[9-11] There are two essentials in an action for abuse of process: (1) the existence of an ulterior purpose and (2) an act in the use of legal process not proper in the regular prosecution of the proceedings. Dixon v. Smith Wallace Shoe Co., 283 Ill. 234, 119 N.E. 265; Bonney v. King, 201 Ill. 47, 66 N.E. 377. Instead of inquiring into the validity of the fictitious judgment, as was its duty (Chiaro v. Lemberis, 28 Ill. App.2d 164, 171 N.E.2d 81; O'Toole v. Helio Products Co., Inc., 17 Ill. App.2d 82, 149 N.E.2d 795) the plaintiff's employer chose to honor the demand and withheld her salary until the defendants authorized its release. The withholding of wages is the normal consequence of a demand in garnishment. There was no charge in the amended complaint that the demand was for any other purpose or that it was used to coerce the plaintiff to do something foreign to the main objective of any garnishment proceeding. The purpose of the demand and the purpose of the confession of judgment were to collect the supposed indebtedness. They were not used to effect some private purpose which was outside the scope of the proceeding itself. There was no abuse of process in this case. Coplea v. Bybee, 290 Ill. App. 117, 8 N.E.2d 55.

The plaintiff's third point, that her amended complaint states a cause of action in tort other than for malicious use or abuse of process, is twofold. The first is that emotional distress, intentionally inflicted, is tortious and recoverable (Knierim v. Izzo, 22 Ill.2d 73, 174 N.E.2d 157). But the difficulty with this contention is that the amended complaint says nothing about emotional distress or mental anguish and makes no claim for recovery on this basis.

The second contention is that malicious and wrongful impairment of property is actionable independent of any specific remedy. We believe that it is not too important what label is given a complaint or its contents if the facts alleged state a cause of action. This complaint states that the plaintiff's credit was maliciously impaired and her employment jeopardized, and asks for punitive damages on this basis and requests compensation for the expenses she incurred in defending herself. In considering this second contention, which seems to us to have merit, we are immediately confronted with the opinion of the Supreme Court in Bush v. Mathes, cited above. In Bush, where the facts were similar to those in this case, the court held that there was no cause of action for serving a void demand, and affirmed the judgment of the Appellate Court (Bush v. Mathes, 262 Ill. App. 669) which had reversed a judgment for the plaintiff. The plaintiff's wages had been delayed four days and his grocer had refused him further credit because of the service of a garnishment demand which was improper in form and which had been served without a judgment having been obtained. In the course of its opinion the Supreme Court stated:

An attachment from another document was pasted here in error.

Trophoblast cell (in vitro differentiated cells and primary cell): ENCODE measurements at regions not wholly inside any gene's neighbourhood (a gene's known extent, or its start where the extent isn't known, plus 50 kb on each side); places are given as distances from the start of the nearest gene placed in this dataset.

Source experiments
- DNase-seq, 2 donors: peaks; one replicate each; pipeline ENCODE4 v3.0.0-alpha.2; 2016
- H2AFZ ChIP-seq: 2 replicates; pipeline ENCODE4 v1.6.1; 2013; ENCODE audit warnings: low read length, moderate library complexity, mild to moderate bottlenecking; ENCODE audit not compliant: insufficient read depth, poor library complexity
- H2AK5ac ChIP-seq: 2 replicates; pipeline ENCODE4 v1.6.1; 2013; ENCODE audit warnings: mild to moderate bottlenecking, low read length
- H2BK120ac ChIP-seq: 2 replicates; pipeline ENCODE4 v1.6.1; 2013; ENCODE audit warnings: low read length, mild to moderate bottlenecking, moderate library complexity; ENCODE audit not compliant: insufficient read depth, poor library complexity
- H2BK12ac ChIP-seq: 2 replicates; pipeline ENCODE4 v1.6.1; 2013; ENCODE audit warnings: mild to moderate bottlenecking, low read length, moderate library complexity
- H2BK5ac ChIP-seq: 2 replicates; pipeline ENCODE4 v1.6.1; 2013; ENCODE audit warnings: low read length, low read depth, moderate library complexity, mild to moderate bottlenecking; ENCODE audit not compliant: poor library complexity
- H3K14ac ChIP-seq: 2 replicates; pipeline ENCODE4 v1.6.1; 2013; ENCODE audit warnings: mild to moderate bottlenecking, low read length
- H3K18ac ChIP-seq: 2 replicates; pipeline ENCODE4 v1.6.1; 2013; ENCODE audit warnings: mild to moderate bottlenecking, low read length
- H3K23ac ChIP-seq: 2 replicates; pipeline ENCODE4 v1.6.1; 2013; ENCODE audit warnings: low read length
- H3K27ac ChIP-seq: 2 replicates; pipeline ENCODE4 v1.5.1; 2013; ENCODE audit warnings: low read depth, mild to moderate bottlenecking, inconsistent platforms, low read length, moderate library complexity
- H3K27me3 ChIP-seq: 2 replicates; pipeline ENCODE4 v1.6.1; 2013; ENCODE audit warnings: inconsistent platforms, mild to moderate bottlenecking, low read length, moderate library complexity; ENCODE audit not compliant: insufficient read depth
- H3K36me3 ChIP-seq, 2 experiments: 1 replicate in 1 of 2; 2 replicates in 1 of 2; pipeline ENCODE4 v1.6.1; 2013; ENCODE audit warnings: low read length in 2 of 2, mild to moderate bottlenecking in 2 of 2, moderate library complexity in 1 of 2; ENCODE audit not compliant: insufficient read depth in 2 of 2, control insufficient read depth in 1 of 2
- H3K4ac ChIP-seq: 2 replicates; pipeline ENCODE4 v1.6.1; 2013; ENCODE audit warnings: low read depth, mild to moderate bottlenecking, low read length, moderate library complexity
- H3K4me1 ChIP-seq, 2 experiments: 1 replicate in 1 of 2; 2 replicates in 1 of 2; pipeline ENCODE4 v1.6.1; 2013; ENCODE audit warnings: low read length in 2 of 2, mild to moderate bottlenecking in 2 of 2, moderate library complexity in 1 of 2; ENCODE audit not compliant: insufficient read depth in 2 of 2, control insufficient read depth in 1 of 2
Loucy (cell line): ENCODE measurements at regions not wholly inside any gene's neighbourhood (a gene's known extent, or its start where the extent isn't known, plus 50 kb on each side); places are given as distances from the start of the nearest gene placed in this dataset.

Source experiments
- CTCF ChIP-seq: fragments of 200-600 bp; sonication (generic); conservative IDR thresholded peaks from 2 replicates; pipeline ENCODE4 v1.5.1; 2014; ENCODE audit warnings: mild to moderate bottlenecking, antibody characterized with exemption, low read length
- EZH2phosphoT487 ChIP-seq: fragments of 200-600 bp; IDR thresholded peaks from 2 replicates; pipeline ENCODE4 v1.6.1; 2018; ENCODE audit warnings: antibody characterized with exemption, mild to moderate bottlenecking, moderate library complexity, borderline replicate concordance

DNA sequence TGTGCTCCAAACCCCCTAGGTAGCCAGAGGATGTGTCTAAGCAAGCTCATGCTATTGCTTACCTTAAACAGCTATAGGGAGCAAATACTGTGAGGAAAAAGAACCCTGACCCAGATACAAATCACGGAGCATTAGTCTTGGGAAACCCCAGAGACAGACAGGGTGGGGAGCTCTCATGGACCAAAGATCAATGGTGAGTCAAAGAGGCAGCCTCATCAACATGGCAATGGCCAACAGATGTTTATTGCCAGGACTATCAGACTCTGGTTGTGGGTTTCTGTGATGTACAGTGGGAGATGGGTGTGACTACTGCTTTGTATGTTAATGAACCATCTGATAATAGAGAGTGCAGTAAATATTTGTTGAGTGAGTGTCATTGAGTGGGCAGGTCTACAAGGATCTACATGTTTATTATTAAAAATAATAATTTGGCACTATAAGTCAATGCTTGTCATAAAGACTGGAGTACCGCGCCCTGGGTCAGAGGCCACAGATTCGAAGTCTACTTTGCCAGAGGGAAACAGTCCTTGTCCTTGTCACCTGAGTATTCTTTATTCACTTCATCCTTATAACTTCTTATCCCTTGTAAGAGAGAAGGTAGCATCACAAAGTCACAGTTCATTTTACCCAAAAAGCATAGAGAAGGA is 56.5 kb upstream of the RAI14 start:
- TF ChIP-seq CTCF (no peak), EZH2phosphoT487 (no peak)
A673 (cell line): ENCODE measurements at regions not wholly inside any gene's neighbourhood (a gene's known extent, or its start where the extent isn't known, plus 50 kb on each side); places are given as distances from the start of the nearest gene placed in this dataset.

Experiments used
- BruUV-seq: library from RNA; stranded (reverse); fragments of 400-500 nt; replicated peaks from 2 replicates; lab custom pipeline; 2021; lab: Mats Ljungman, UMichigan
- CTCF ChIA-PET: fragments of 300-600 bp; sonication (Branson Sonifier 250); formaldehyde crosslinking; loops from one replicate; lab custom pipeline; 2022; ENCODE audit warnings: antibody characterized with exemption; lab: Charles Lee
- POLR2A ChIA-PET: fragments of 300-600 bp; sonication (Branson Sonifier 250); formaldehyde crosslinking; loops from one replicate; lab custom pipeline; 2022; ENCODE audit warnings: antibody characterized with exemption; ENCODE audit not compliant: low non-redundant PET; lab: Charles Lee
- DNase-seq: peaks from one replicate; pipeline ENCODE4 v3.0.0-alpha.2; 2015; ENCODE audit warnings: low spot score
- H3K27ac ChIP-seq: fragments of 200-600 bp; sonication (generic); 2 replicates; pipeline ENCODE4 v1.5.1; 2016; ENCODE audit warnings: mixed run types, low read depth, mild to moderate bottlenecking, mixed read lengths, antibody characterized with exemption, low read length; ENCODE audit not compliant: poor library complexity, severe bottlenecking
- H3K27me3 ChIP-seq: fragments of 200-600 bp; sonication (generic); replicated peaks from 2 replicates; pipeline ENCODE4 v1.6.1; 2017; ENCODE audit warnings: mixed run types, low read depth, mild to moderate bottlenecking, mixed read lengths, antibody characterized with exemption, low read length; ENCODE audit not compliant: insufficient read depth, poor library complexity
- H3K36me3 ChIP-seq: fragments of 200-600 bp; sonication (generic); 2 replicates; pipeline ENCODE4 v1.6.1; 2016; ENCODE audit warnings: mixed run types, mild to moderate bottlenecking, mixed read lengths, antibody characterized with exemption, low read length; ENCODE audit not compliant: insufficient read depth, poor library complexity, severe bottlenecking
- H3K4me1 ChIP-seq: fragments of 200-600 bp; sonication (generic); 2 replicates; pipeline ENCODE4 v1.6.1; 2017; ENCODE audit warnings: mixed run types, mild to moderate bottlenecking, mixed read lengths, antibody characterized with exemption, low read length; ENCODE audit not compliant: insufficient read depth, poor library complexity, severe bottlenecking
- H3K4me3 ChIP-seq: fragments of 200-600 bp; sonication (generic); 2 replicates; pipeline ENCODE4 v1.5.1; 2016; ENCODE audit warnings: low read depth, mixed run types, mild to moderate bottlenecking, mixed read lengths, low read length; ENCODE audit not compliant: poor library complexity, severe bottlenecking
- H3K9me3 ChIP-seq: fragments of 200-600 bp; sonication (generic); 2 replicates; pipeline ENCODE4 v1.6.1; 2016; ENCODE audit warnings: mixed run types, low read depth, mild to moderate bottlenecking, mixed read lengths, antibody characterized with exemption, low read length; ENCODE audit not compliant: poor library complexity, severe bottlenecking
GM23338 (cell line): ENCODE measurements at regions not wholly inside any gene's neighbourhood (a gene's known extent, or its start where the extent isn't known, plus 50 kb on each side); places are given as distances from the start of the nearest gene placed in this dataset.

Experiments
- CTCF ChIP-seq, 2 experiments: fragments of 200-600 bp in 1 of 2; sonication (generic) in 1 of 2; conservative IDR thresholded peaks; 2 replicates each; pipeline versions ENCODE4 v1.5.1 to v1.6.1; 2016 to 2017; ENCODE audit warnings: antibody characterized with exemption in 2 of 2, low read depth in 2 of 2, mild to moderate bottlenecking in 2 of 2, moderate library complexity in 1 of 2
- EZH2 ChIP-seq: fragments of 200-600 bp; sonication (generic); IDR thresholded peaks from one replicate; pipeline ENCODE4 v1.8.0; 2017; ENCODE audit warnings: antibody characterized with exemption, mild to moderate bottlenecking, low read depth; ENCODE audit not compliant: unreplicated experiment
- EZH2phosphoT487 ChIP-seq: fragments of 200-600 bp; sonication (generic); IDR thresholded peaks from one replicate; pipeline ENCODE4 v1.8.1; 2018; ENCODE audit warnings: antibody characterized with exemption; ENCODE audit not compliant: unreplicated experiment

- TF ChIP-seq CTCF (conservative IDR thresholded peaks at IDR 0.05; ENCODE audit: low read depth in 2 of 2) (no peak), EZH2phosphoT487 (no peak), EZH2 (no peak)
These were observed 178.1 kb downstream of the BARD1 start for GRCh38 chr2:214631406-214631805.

"It is unnecessary to consider whether the service of a demand upon an employer under section 14 of the Garnishment Act which results in the withholding of the wages of an employee can be made the basis of an action against the person serving the demand. No such demand was served. The paper attempted to be served was void."

In this case, as well as in the Bush case, the so-called demand was "wholly void." The demand we are considering was dated July 21, 1959, and was served on July 22, 1959. The significance of these dates is that the statute which was in effect on July 21st was repealed and replaced as of July 22nd. The information required in a garnishment demand was different on the two days. Ill Rev Stats 1957, c 62, §§ 1 to 32; Ill Rev Stats 1959, c 62, §§ 33 to 52. The demand was in the correct form for the day it was dated but it was not in the correct form for the day it was served. This change in the law and the altered requirement as to the contents of the demand may explain the treatment accorded it by the employer.

In support of the second contention under her third point, the plaintiff relies upon Lawrence v. Hagerman, 56 Ill. 68. A judgment for Hagerman was sustained in his action on the case to recover damages for a wrongful suing out of a writ of attachment which was levied upon his goods and which resulted in injuring his business and his credit. The Hagerman case differs from the present one in several ways: there was no probable cause for the writ of attachment; the process was issued by a court and its legality was not questioned; the plaintiff's property was seized and his suit against the defendant was for malicious prosecution. However, in another case, Foley Brokerage Co. v. Feldman Bros. Commission, Inc., 330 Ill. App. 372, 71 N.E.2d 354, the recovery of damages was approved for the wrongful garnishment of a party's funds. In Foley, a garnishment suit had been started, the garnishment summons was the court's process and it was not void upon its face. In these respects Foley differs from the Bush case, which we are obliged to follow.

The amended complaint charges that the defendants conspired to injure the plaintiff. It is urged as the plaintiff's fourth point that the charge of conspiracy is sufficient to sustain a cause of action. The theory of this argument seems to be that the plaintiff was injured as a result of a conspiracy and that conspiracy itself can be actionable in tort. This argument is not tenable. In a civil case the wrongful acts alleged to have been done in pursuance of a conspiracy, and not the fact of the conspiracy itself, is the gist of the action for damages. Hardy v. Bankers Life & Cas. Co., 19 Ill. App.2d 75, 153 N.E.2d 269; Seno v. Franke, 16 Ill. App.2d 39, 147 N.E.2d 469. The charge of conspiracy is merely an aggravation of the alleged wrongful acts; it serves the purpose of associating all the defendants with the acts done, and the declarations made, by any one of the defendants in pursuance of the conspiracy. 11 ILP Conspiracy, sec 32. Inasmuch as the acts of the defendants in this case were neither criminal nor civil wrongs for which damages can be recovered, the charge of conspiracy adds nothing to the amended complaint.

The amended complaint stated no cause of action and the order of the Circuit Court will be affirmed.


McCORMICK, P.J. and SCHWARTZ, J., concur.